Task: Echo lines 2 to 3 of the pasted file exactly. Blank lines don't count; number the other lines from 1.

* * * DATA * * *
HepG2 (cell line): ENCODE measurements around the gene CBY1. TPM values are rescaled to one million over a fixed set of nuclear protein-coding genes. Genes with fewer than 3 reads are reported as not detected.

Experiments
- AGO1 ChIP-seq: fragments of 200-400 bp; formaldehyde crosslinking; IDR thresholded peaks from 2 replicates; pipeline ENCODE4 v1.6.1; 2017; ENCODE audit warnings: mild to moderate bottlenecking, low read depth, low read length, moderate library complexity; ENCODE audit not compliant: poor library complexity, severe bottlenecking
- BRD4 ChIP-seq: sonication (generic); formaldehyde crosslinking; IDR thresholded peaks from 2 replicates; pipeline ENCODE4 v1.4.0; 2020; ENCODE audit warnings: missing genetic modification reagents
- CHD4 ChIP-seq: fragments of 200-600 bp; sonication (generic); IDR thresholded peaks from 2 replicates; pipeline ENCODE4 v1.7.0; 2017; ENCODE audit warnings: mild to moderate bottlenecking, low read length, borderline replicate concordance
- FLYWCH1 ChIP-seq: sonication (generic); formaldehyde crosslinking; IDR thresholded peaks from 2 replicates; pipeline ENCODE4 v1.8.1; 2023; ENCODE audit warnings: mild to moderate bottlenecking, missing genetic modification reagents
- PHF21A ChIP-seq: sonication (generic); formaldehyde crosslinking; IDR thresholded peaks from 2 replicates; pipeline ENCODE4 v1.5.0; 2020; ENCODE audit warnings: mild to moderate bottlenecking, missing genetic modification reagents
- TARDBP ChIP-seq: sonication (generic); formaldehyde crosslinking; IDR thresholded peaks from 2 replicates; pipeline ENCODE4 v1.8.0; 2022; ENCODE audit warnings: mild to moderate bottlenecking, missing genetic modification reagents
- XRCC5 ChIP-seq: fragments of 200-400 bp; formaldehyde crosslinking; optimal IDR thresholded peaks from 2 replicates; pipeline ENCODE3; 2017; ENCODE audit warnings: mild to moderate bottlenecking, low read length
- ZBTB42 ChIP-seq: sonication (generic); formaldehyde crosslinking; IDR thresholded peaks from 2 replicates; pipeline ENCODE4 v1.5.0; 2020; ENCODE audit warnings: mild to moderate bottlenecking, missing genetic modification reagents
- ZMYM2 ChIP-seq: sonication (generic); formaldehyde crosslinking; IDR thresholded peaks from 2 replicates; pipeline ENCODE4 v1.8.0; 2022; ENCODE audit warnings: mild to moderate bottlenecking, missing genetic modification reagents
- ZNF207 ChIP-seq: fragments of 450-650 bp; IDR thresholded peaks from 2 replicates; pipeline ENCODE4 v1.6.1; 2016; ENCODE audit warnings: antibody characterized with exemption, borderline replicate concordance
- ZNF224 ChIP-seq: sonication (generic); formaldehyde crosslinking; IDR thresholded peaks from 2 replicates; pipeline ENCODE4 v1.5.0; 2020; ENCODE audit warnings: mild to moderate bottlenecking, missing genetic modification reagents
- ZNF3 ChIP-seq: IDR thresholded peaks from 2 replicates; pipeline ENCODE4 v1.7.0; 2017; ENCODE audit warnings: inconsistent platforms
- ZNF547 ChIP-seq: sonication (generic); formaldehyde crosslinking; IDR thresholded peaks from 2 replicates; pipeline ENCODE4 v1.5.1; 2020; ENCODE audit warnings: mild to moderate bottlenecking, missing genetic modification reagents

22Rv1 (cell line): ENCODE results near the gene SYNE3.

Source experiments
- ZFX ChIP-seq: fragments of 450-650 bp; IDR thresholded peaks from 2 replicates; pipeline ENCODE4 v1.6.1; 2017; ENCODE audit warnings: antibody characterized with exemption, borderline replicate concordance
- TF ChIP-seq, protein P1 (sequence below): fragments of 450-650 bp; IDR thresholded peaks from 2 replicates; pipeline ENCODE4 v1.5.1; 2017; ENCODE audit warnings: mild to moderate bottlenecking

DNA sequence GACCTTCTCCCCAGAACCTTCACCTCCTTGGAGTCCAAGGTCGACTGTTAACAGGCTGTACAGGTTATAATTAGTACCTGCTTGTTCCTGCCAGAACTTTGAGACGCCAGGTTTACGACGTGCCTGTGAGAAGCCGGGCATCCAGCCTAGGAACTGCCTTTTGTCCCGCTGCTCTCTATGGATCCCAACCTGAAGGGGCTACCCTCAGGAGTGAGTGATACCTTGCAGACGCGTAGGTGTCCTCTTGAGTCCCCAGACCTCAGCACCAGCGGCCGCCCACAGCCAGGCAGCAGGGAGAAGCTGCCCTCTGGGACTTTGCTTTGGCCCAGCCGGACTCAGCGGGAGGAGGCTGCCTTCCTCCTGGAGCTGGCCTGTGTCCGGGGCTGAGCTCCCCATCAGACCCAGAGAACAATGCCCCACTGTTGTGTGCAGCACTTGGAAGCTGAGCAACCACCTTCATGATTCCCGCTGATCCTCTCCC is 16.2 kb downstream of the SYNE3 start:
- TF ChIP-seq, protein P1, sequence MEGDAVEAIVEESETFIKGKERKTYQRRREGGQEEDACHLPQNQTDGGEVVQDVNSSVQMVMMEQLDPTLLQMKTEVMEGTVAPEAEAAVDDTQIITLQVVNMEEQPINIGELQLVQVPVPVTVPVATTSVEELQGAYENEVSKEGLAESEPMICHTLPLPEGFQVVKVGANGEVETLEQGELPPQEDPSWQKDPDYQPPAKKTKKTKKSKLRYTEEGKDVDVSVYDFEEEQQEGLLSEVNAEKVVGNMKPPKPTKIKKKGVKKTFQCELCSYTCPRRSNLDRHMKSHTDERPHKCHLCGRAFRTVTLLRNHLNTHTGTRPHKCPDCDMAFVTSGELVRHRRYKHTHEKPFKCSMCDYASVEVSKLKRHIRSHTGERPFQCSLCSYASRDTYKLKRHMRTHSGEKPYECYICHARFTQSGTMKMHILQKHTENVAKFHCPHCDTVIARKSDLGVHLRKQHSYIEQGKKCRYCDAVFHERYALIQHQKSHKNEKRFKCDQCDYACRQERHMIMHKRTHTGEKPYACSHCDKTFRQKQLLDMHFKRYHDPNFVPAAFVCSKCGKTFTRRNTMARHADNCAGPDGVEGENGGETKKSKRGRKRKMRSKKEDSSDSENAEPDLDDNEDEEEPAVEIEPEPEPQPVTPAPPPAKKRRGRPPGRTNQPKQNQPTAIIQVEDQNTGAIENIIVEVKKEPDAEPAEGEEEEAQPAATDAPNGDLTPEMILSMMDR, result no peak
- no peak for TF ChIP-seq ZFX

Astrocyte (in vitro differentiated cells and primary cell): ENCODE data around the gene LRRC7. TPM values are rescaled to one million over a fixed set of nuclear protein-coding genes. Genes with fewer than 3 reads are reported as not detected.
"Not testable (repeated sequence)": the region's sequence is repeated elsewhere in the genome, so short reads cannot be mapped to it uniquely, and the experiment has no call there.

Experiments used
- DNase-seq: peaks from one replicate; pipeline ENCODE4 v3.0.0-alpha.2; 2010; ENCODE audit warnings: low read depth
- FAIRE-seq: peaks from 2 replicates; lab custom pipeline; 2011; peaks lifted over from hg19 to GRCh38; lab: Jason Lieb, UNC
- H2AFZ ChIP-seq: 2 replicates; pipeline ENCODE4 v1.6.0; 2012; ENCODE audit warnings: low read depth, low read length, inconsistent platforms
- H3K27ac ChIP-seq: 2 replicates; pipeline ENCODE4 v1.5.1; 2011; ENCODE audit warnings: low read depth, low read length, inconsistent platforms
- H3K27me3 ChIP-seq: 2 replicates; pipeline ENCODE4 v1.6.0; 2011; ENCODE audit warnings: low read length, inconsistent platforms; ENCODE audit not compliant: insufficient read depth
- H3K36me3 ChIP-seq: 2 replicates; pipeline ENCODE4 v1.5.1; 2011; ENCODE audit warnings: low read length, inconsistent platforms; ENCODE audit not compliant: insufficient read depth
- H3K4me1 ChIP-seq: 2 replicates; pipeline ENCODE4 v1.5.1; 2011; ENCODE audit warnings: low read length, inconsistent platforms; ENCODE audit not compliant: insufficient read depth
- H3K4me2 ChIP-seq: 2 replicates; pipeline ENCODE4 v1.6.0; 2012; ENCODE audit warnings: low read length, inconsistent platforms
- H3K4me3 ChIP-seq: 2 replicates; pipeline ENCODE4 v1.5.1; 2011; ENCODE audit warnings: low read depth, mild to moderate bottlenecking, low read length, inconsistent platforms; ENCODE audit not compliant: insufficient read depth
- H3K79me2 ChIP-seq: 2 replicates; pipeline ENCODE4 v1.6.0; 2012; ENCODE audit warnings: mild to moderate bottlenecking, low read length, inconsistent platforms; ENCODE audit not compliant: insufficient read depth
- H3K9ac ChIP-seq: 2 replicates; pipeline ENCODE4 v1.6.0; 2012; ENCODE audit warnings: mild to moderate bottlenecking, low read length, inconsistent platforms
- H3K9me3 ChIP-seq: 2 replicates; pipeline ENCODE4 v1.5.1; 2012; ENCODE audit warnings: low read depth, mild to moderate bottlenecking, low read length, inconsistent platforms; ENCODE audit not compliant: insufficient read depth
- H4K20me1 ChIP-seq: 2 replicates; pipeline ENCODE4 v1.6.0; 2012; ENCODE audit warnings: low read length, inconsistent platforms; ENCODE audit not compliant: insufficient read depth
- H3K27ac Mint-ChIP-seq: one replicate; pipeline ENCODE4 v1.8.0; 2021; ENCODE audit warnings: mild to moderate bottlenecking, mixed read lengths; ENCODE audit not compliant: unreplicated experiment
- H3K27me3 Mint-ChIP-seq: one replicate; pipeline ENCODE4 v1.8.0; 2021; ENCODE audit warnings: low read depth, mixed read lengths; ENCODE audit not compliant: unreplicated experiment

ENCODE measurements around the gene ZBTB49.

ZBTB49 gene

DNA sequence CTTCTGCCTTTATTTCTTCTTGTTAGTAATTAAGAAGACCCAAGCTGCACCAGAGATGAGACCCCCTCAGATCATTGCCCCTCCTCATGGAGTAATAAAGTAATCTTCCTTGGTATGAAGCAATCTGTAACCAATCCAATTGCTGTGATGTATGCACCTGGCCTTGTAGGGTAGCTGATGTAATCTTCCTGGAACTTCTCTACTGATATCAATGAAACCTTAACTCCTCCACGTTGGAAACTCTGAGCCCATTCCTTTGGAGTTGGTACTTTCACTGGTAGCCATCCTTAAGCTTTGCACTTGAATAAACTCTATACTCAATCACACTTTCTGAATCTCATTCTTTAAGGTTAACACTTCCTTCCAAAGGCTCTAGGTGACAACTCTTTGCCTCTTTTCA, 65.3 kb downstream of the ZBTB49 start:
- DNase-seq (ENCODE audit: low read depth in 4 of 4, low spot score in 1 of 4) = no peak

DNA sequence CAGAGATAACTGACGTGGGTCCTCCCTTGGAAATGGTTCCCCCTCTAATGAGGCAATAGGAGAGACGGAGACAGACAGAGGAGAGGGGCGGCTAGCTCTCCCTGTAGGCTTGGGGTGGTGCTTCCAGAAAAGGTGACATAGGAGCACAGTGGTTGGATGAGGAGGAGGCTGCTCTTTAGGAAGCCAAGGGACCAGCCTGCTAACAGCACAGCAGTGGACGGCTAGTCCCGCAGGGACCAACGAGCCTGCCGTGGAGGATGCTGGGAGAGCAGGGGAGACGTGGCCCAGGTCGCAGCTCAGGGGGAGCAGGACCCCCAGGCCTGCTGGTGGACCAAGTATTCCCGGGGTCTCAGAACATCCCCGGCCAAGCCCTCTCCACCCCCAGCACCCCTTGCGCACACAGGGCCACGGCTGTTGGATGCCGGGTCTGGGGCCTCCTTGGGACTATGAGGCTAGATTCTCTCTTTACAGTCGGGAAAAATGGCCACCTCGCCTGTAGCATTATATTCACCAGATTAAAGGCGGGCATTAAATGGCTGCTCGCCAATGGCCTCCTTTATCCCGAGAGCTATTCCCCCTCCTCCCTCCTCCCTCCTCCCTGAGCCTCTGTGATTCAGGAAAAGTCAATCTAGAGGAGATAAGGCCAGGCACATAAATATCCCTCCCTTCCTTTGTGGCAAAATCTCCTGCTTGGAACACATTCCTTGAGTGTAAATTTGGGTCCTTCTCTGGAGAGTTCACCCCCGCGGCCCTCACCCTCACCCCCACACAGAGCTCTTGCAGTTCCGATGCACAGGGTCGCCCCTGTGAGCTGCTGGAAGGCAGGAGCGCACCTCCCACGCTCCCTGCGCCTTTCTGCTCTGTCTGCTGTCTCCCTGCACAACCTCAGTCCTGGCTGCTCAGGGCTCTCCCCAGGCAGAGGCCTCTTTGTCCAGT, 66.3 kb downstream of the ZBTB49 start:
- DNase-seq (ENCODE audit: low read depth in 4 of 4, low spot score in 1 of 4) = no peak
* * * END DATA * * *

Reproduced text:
Experiments
- AGO1 ChIP-seq: fragments of 200-400 bp; formaldehyde crosslinking; IDR thresholded peaks from 2 replicates; pipeline ENCODE4 v1.6.1; 2017; ENCODE audit warnings: mild to moderate bottlenecking, low read depth, low read length, moderate library complexity; ENCODE audit not compliant: poor library complexity, severe bottlenecking